I’ve called for slower speeds, restraint from running tracks over 5/8ths of a mile, no rear-engine cars, and safer supermodifieds repeatedly. What has changed?

A Change in Tune

Maybe it’s my age, but it’s more likely something two supermodified drivers told me that really made me start to change my line of thinking. The first, and it took a while to sink in, was Scott Martel saying to me on the phone after Dion was killed, “Bob, I want you to know that he died doing what he loved and when he came out of turn four and the car was right he was probably smiling. We all love that feeling, we all know something could happen, but we do it because we love it.”

That wasn’t an easy pill to swallow just hours after hearing that Dion was gone, but as time has worn on, I’ve come to understand what Scotty meant.

The second was something Gene Lee Gibson told me just recently when talking about his brother Terry being killed in a supermodified crash at Toledo Speedway. Over a beer in a hot garage this July he said, “Bobby, we all know. We all accept that risk every time we crawl into one, (a racecar), that we may not climb out. We don’t think about it, if we do then we shouldn’t be doing it.”

Then Tony Kanaan put out this Tweet-

Those comments, and a real belief that we’ve all become, (pardon my vernacular),  “pussified,” in the last 15 years is enough to change my way of thinking. People’s memories are shorter than they’ve ever been and they forget that racing of any kind is a lot more dangerous than most other kinds of sports. They forget how treacherous the 50s, 60s, 70s or even the 80s and 90s were. They forget that we lose drivers more often than is talked about in the national media scene or outside of their social media circles.


Everyone, everywhere always seems shocked. The first words out of many people’s mouths are “thoughts and prayers” but I wonder how many actually mean that. Do they really stop and think about the gravity of the situation as opposed to thinking about what they are going to say about their own personal emotions in social media? Do they really fall to their knees, or even just stop what they are doing and actually ask for God’s grace for a grieving family? For most, I doubt it. I think a lot of people are just riding the bandwagon of clicks and likes and re-tweets.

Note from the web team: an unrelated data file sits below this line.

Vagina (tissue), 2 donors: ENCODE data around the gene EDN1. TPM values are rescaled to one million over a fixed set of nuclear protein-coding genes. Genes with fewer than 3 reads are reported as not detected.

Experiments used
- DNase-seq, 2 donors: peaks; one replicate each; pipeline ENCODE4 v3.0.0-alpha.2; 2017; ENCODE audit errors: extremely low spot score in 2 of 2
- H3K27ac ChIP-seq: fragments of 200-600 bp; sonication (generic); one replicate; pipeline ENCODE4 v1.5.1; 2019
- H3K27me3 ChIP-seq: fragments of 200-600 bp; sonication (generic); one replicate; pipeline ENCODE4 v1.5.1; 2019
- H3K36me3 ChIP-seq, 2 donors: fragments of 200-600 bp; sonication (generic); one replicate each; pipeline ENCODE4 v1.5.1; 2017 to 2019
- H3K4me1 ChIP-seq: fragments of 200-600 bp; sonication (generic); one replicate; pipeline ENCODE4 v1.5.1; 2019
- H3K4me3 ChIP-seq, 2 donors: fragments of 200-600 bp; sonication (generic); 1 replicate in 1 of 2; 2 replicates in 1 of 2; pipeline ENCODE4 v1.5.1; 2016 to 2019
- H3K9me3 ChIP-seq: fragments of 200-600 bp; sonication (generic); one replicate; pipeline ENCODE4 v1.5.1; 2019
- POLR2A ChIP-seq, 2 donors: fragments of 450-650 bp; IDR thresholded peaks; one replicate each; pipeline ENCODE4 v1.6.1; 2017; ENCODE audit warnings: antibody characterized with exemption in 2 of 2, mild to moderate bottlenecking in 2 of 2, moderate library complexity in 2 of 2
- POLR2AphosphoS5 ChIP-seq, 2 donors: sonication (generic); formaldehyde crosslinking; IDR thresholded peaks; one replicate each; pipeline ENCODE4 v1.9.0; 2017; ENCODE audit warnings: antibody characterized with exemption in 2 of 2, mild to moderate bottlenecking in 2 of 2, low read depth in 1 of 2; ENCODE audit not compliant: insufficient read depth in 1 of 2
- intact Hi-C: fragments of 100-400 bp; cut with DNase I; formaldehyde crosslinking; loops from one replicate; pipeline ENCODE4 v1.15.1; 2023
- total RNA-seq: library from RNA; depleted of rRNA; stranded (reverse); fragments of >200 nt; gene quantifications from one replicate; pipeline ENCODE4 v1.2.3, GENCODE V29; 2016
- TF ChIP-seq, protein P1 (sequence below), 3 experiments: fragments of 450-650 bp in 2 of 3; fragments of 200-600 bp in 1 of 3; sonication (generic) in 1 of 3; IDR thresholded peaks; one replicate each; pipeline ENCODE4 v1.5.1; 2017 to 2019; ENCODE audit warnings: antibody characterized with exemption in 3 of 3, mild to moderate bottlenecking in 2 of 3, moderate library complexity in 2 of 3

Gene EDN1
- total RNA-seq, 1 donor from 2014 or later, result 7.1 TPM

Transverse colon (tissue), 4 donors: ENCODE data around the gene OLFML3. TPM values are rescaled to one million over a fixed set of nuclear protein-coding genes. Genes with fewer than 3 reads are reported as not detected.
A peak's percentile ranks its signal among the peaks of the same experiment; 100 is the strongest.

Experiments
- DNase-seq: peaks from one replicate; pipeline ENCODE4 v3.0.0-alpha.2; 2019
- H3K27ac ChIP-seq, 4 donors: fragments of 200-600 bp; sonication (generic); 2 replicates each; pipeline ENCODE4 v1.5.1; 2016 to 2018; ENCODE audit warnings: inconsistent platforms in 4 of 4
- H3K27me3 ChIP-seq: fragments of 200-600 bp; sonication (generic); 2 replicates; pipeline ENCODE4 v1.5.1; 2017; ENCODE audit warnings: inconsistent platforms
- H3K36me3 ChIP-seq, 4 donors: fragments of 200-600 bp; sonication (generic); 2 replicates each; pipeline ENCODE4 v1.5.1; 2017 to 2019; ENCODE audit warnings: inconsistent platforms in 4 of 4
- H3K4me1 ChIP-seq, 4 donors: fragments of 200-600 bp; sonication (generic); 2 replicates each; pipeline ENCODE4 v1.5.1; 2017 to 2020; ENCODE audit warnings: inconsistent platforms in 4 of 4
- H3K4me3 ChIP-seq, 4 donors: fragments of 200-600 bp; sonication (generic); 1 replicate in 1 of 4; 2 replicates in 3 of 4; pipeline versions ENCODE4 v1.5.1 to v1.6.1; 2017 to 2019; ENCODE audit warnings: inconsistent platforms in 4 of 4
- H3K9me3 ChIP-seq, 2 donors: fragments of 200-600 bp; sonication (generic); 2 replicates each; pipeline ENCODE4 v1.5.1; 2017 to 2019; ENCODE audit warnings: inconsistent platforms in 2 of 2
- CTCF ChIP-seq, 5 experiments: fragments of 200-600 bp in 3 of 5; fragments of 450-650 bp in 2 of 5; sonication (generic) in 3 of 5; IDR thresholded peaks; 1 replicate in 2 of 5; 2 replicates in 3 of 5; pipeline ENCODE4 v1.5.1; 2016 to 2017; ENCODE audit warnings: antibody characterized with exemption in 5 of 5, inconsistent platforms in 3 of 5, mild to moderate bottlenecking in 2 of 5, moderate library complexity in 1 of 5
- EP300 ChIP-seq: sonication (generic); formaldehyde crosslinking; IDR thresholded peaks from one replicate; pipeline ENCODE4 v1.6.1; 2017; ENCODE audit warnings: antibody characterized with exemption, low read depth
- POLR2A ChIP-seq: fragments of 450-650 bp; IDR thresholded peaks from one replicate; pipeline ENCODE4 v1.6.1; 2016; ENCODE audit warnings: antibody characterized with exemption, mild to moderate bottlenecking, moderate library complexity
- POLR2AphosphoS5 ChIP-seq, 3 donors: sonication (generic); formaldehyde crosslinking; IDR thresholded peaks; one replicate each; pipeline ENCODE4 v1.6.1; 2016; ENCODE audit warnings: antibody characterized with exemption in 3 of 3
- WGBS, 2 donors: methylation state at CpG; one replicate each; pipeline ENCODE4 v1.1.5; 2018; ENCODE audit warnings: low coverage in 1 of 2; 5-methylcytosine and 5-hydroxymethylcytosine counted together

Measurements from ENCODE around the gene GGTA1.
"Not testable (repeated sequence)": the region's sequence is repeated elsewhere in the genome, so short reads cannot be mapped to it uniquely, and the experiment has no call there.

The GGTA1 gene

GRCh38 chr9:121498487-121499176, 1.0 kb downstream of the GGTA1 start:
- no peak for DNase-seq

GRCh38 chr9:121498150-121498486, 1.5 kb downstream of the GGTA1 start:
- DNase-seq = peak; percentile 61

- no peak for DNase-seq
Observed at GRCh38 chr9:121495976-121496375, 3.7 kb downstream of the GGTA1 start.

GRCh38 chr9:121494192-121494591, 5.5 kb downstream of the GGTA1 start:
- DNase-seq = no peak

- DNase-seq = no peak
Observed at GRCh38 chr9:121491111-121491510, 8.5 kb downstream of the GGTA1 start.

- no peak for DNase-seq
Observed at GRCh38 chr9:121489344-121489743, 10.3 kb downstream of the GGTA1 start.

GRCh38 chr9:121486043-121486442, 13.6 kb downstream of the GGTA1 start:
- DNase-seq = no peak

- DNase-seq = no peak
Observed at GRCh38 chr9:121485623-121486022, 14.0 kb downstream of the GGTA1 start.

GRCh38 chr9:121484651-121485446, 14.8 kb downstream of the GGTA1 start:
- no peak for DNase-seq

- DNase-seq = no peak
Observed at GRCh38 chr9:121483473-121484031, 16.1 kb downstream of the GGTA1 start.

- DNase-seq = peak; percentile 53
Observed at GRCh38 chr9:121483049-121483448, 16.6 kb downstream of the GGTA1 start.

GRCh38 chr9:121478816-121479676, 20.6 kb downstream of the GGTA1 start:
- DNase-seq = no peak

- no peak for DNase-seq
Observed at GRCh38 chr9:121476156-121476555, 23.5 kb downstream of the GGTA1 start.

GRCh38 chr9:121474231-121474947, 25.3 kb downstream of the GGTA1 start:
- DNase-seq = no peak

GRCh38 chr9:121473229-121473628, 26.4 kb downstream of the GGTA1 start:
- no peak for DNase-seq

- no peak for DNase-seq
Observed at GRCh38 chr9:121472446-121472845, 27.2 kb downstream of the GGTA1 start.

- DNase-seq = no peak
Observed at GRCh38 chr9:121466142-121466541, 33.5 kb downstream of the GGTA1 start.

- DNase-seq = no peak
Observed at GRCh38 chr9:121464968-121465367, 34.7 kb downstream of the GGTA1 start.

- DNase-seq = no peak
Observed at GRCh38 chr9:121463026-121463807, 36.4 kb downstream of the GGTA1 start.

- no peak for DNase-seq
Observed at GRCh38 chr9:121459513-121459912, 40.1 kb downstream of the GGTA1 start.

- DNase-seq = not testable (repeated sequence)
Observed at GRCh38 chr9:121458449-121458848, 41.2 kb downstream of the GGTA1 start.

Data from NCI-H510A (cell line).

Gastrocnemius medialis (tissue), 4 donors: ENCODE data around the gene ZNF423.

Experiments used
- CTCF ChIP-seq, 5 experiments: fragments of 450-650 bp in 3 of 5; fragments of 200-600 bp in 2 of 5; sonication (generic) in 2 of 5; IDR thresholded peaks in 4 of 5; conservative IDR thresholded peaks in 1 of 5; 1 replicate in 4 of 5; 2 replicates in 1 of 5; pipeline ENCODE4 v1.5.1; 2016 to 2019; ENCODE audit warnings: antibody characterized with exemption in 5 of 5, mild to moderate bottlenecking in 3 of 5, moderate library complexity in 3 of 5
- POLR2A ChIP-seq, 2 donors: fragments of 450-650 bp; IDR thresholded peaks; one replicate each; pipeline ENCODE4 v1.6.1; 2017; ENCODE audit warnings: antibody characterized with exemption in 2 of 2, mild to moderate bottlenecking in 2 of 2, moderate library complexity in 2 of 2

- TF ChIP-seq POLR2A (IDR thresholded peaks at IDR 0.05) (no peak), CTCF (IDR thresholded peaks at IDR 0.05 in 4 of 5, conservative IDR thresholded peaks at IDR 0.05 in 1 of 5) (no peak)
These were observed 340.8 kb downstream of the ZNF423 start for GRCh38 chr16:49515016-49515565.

I’m not, in any shape or form, saying that we shouldn’t be saddened or that we shouldn’t look for ways to keep drivers as safe as can be. In no way am I saying that I’m not glad that we have made incredible strides in motorsports safety since the glory years of the 50s through the 90s, in IndyCar AND supermodified racing.

I’m simply saying that my willingness to believe that God’s will is sovereign, and understand that we ultimately have no control, especially in situations like this, is enough for me to be sad over losing another good driver, but not distraught or ready to make wholesale, knee-jerk changes to our beloved IndyCar or supermodified racing.

I say, stop wondering about how or why it happened. Leave that to the scientists and physicists that will be left to decide if it can be prevented.  Don’t draw lines trying to connect the dots between Dan Wheldon, Jules Bianchi and Justin Wilson. We should all accept the fact that all of those men were exemplary examples of athletes and something that we are not. Believe that, just like our supermodified racers, they were capable of doing things we are too scared to do, and died doing what they loved. We should all be so lucky.

Rest in Peace Justin and may the Father give your family comfort and the ability to move forward following your passing.

There has been a trust fund has been set up for Justin’s children.

If when you type or utter “thoughts & prayers” you mean it, you can give:

Wilson Children’s Fund,
4551 West 16th Street,
Indianapolis, IN 46222

Still wondering what kind of guy Justin Wilson was? READ THIS story about how he was an organ donor and his generosity will save six lives.

What others have to say about Justin Wilson-

Indianapolis Star reporterCurt Cavin

Robin Miller on

IndyCar blogger Mark Wilkerson on New Track Record